The pandemic has provided the hotel industry with opportunities to rethink current business models and diversify portfolios into other more stable sectors. Here are some things to consider.
In times of deep crisis, opportunity still reigns. As unusual as that sounds, it is during the darkest times where innovators and adaptors find solutions that help us return to daylight.
Way back in the 1930s, Austrian-turned-American-immigrant and economist Joseph Schumpeter developed numerous theories regarding capitalism and business cycles. Credited with introducing the concept of entrepreneurship, Schumpeter consistently argued that crisis creates innovation, which spurs the reinvention of certain industries while simultaneously inventing new ones.
With the hotel industry experiencing the worst downturn in hospitality history, the hotel business is ripe for reinvention. This is not to say the traditional hotel experience and consumer behavioral trends will be permanently evaporated or altered, but the severity and depth of the decline right now is forcing hoteliers to rethink everything as some properties falter due to soaring loan defaults.
With the quantity of hotels in default due to not meeting financial returns as lodging assets, an atmosphere of innovative thinking has increased to evaluate whether specific buildings should even remain as hotels.
Hotel investors are now thinking that perhaps a hotel could be reinvented as a multi-family building, senior living facility, condos, or something else entirely such as a storage facility. We saw this exact story play out during the 1990s as surging New York City saw many hotels transition to more profitable varietals of the residential model.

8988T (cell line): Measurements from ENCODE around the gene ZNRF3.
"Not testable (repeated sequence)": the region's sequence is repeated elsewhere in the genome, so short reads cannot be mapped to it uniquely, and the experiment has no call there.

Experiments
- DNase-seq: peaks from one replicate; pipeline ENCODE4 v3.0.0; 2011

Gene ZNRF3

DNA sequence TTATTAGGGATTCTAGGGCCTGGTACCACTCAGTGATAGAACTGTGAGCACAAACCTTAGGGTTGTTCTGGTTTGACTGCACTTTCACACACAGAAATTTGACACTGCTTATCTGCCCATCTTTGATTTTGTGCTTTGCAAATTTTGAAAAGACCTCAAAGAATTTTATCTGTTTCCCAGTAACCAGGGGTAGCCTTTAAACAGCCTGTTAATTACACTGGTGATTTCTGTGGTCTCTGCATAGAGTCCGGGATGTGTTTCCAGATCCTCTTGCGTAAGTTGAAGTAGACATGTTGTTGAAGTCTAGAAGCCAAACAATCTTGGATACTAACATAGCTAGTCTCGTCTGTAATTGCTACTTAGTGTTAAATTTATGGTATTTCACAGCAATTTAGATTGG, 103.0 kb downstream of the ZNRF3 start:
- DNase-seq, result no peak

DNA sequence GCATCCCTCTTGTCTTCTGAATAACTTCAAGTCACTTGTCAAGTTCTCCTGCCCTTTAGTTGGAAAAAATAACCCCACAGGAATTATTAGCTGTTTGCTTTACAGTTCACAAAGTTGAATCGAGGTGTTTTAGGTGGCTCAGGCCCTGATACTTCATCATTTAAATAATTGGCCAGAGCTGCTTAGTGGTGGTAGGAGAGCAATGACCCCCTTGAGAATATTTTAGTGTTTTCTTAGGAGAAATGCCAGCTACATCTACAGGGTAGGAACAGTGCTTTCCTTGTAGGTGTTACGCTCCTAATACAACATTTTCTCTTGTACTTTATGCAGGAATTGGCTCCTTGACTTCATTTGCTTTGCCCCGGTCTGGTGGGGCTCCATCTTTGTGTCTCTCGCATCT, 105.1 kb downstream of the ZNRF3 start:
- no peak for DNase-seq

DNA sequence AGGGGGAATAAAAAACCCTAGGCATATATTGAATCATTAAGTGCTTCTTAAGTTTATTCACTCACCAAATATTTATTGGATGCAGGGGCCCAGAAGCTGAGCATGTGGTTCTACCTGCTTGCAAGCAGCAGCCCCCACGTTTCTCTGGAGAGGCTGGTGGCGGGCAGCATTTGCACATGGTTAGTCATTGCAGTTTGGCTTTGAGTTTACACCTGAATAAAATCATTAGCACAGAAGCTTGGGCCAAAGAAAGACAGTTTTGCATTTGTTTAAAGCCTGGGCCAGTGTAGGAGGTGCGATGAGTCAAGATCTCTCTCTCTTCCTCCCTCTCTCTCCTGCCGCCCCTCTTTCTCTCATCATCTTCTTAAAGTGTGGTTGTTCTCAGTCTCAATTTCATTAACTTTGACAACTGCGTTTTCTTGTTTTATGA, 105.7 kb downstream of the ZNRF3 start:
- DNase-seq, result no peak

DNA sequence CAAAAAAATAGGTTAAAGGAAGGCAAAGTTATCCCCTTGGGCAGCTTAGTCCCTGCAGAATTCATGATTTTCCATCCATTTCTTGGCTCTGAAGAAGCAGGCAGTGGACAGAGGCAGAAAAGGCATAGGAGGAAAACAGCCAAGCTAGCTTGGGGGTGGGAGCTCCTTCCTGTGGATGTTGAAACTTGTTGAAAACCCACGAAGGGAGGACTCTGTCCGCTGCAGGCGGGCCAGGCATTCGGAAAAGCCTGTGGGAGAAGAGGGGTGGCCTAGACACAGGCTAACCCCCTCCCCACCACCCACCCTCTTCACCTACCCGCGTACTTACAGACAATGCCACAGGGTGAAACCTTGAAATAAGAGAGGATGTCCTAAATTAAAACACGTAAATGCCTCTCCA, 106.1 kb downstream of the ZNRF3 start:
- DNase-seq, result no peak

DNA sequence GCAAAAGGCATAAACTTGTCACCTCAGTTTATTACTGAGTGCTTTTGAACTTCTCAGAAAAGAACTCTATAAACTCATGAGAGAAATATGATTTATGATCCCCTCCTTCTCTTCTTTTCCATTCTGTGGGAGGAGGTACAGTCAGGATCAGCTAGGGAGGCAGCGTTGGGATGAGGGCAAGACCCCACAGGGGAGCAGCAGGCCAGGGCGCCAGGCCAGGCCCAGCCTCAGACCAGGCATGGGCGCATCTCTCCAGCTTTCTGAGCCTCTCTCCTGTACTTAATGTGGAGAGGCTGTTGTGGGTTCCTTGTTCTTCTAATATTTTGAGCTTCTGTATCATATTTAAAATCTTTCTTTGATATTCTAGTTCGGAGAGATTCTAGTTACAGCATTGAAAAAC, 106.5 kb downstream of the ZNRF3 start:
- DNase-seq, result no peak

When considering transitioning the property, it is essential to first research the best use of that facility in your market, then find out what that area is zoned for. If zoning rules do not match your vision, see if the zoning laws can be relatively painlessly adapted to the way you want to adapt your investment.
Then it is critical to understand the opportunities and limitations of that physical plant. Would you need to move walls? How would plumbing or shared services work? Would this property easily convert to offices as we’ve seen in the WeWork model, but with one or two person rooms rather than large open spaces with small common areas in the core of the building?
We recommend working with a consultant who can assist in evaluating how the current hotel’s footprint can be adapted to fit market needs. Once the study is complete, a good project management firm, design team and contractor can help create this new vision and determine the scope of work required to reinvent the property into a profitable asset.
While the rules we have collectively accepted as sacrosanct are no longer viable, the current COVID-19 pandemic has involuntary forced many ownerships to reevaluate their lodging assets. In hindsight, this may be an opportunity to rethink current business models and diversify portfolios into other more stable sectors.
Though Schumpeter is credited with creating the theory of entrepreneurship, that spirit has always been within the human mindset. While some businesses thrive and some fail, it is the ones that reinvent themselves that last the longest. Do you want to be like Nintendo, which started in 1889 as a playing card company and is now a global family entertainment force, or will you wind up relegated to the pages of history like Blockbuster or Tower Records? Your future is up to you.
Stephen Siegel is principal of H-CPM (Hospitality CPM).
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